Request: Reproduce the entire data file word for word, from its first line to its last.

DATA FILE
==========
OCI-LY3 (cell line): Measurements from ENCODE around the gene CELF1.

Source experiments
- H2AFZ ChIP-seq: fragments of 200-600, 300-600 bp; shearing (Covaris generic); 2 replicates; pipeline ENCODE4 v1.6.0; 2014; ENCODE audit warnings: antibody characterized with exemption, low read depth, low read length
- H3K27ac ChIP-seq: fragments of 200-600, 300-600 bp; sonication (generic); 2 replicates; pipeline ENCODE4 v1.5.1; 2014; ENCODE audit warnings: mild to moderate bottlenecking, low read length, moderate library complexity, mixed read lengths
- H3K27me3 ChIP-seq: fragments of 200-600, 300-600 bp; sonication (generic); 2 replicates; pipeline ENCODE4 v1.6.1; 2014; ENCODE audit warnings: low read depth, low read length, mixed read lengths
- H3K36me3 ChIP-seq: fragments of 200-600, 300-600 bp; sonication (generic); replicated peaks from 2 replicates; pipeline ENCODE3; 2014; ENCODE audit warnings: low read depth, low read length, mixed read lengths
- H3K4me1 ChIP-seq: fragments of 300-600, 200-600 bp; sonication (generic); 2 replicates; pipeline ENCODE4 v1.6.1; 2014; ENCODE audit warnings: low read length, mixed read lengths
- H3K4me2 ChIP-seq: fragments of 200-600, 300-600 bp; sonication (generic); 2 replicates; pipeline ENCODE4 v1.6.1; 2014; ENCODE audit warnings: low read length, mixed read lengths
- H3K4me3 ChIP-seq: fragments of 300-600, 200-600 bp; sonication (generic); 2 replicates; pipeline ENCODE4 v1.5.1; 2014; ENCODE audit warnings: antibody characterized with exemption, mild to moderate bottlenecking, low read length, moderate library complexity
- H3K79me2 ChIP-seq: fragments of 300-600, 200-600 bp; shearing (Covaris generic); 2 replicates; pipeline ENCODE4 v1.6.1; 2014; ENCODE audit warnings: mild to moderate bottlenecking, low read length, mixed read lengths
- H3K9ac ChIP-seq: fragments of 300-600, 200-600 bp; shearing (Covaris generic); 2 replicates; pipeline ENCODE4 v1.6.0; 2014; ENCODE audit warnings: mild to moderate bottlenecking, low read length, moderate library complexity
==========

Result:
OCI-LY3 (cell line): Measurements from ENCODE around the gene CELF1.

Source experiments
- H2AFZ ChIP-seq: fragments of 200-600, 300-600 bp; shearing (Covaris generic); 2 replicates; pipeline ENCODE4 v1.6.0; 2014; ENCODE audit warnings: antibody characterized with exemption, low read depth, low read length
- H3K27ac ChIP-seq: fragments of 200-600, 300-600 bp; sonication (generic); 2 replicates; pipeline ENCODE4 v1.5.1; 2014; ENCODE audit warnings: mild to moderate bottlenecking, low read length, moderate library complexity, mixed read lengths
- H3K27me3 ChIP-seq: fragments of 200-600, 300-600 bp; sonication (generic); 2 replicates; pipeline ENCODE4 v1.6.1; 2014; ENCODE audit warnings: low read depth, low read length, mixed read lengths
- H3K36me3 ChIP-seq: fragments of 200-600, 300-600 bp; sonication (generic); replicated peaks from 2 replicates; pipeline ENCODE3; 2014; ENCODE audit warnings: low read depth, low read length, mixed read lengths
- H3K4me1 ChIP-seq: fragments of 300-600, 200-600 bp; sonication (generic); 2 replicates; pipeline ENCODE4 v1.6.1; 2014; ENCODE audit warnings: low read length, mixed read lengths
- H3K4me2 ChIP-seq: fragments of 200-600, 300-600 bp; sonication (generic); 2 replicates; pipeline ENCODE4 v1.6.1; 2014; ENCODE audit warnings: low read length, mixed read lengths
- H3K4me3 ChIP-seq: fragments of 300-600, 200-600 bp; sonication (generic); 2 replicates; pipeline ENCODE4 v1.5.1; 2014; ENCODE audit warnings: antibody characterized with exemption, mild to moderate bottlenecking, low read length, moderate library complexity
- H3K79me2 ChIP-seq: fragments of 300-600, 200-600 bp; shearing (Covaris generic); 2 replicates; pipeline ENCODE4 v1.6.1; 2014; ENCODE audit warnings: mild to moderate bottlenecking, low read length, mixed read lengths
- H3K9ac ChIP-seq: fragments of 300-600, 200-600 bp; shearing (Covaris generic); 2 replicates; pipeline ENCODE4 v1.6.0; 2014; ENCODE audit warnings: mild to moderate bottlenecking, low read length, moderate library complexity